Review by Mathew Barron
Price: around £15.00 GBP (Jul 2012)
History of the He-162…
The Heinkel He-162 Volksjäger (or ‘People’s Fighter’) was a German single seat jet fighter. Designed late in the war and moving extremely quickly from concept to initial production; it was produced using the war materials that Germany had available… Hence wood was used for the majority of this aircraft; this aside the He-162 or Salamander was one if not the fastest first generation jet fighters.
In January 1945 the first 46 production aircraft were delivered to Erprobungskommando 162 (Test Unit 162), a month later the first aircraft were delivered to I./JG 1, and in mid April the He-162 saw its first combat, a captured RAF Fighter pilot reported being shot down by a fighter matching the description of the Salamander.
On a historical note, the He-162 was also planned to be used as a control aircraft for a Mistel, this however didn’t get passed the design stage. (Les Venus has produced this kit in its Mistel configuration and it does look impressive).
Please click on each image to view what’s in the box
One thing to note… Originally produced in 2004 this boxing is a re-release of the original, with no modifications to the kit.
The kit arrives in the usual Revell side opening box, which contains one clear sprue and four light grey sprues. All five sprues have minor flash around some of the components, nothing to put you off the kit, just a very minor inconvenience. Detail on the model is crisp and well represented with recessed panel lines. The cockpit has some nice raised details in the side consoles as does the undercarriage bays. My only real issue with this review are the transparencies, which on this sample appear to have dirt IN the clear plastic…. Somebody at Revell didn’t wash their hands properly when they set the machine up!! With no aftermarket canopy available, you would either have to talk to Revell about a replacement, or pretend it’s not there.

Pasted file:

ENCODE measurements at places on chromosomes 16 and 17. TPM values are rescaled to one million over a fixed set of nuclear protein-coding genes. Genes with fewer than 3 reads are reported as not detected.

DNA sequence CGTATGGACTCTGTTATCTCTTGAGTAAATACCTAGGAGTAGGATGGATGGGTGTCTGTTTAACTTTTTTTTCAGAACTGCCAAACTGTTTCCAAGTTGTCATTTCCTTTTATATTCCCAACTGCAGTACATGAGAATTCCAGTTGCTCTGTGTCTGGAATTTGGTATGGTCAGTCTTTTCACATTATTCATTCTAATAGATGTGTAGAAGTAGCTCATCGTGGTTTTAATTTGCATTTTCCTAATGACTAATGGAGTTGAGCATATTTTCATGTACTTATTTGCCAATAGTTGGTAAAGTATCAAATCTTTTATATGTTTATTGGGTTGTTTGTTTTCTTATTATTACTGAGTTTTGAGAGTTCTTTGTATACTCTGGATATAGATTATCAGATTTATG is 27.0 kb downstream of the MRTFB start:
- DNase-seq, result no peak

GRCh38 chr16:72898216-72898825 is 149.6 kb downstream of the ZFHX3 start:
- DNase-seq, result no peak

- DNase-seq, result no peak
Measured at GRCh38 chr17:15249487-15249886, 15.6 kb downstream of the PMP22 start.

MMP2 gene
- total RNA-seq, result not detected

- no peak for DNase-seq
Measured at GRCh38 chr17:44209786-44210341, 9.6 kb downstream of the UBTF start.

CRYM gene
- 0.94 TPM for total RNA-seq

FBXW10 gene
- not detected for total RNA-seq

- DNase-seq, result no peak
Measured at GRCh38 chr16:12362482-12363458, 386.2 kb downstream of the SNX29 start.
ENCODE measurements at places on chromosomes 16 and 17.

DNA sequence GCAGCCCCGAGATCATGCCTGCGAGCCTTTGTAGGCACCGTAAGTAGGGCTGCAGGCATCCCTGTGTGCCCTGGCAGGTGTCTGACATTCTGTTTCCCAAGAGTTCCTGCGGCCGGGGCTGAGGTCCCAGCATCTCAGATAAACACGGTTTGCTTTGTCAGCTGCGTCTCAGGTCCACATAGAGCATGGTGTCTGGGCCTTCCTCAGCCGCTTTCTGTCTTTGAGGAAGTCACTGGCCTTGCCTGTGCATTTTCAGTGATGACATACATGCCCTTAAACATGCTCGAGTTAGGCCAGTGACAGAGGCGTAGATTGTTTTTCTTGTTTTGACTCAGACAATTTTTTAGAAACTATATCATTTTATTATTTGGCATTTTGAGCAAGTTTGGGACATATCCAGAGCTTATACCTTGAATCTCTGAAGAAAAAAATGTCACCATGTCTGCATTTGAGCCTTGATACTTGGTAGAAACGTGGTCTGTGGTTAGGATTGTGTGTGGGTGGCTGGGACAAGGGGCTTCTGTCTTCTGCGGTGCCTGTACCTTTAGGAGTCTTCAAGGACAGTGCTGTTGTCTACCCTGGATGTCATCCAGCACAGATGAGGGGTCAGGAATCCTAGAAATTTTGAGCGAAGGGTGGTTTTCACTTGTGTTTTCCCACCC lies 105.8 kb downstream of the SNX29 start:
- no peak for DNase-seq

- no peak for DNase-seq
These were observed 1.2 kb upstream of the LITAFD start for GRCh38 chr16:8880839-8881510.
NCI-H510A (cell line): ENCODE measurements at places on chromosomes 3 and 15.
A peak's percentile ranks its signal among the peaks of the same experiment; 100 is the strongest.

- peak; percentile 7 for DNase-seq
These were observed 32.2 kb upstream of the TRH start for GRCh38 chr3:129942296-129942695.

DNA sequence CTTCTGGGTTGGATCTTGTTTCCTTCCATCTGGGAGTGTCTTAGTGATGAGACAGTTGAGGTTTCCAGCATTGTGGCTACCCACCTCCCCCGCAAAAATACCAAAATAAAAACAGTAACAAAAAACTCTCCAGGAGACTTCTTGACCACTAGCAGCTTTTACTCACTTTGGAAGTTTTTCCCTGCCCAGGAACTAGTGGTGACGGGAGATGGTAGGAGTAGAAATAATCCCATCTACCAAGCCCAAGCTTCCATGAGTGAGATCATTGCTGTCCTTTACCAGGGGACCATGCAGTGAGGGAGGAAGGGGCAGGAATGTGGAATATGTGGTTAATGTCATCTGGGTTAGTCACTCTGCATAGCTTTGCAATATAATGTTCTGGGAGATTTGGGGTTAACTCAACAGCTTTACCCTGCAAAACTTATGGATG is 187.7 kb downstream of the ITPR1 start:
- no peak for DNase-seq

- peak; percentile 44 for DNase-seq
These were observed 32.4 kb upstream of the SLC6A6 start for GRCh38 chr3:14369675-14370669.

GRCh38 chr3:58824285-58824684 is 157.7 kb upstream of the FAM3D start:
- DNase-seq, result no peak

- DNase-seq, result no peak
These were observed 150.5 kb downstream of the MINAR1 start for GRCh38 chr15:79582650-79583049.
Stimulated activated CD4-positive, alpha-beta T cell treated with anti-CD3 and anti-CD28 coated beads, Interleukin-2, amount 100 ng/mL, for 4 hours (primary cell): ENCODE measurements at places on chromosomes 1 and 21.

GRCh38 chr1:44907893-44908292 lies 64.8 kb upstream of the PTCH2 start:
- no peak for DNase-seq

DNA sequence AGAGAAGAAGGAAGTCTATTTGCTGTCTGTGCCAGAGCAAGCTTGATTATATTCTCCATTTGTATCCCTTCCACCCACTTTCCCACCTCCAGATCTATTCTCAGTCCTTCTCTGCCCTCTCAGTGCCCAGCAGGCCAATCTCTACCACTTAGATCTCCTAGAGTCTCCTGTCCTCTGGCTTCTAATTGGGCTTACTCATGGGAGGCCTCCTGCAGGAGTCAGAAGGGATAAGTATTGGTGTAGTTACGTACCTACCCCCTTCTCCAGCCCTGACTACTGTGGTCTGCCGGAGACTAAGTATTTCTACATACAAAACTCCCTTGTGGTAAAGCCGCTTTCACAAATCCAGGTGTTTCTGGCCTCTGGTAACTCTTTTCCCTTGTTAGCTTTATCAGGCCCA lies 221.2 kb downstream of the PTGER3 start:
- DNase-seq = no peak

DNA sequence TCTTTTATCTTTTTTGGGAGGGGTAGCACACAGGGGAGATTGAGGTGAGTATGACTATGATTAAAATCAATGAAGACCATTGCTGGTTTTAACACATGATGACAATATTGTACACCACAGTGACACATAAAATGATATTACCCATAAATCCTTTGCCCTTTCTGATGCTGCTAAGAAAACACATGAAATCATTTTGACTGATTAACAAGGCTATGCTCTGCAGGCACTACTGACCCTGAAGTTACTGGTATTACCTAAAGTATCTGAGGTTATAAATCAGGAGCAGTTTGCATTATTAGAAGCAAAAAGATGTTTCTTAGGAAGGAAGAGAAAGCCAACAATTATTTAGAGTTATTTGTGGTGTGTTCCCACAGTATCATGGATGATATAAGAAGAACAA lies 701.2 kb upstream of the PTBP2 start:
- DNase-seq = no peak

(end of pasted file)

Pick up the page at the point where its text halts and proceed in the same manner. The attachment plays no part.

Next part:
The instructions are the usual Revell A4 sized pages which cover the build in a grand total of 42 steps (excluding paint). They are clear and show exactly what the modeller will need, calling out colour numbers as required; which brings me to the only gripe with the instructions. Revell seem to think that modellers like mixing paints to achieve standard RLM colours, having reviewed a couple of revel kits in the past, this is a common theme, and really could do with being addressed.
The decal sheet comprises of a generic set of markings, with codes for either White 1 or White 5 both of which were based at Leck in 1945. Both of which have different colour schemes. The decals themselves look really nice, and if I could read German I’m sure I could understand what the warnings actually mean. Whilst they don’t look too thick on the carrier film, and have good solid appearance and good register; the only omission to the decal sheet is a pair of swastikas for the tail fins, which again is a Revell ‘norm’. However I reserve judgement to criticise the decals after they are on the finished model.
Overall an excellent kit, it can be built out of the box with minimal extra effort, or for those of you out there that like the super detailing sets there are many available. An interesting subject, well represented in 1:32, and with change from £20 you really can’t go wrong.
Most definitely recommended…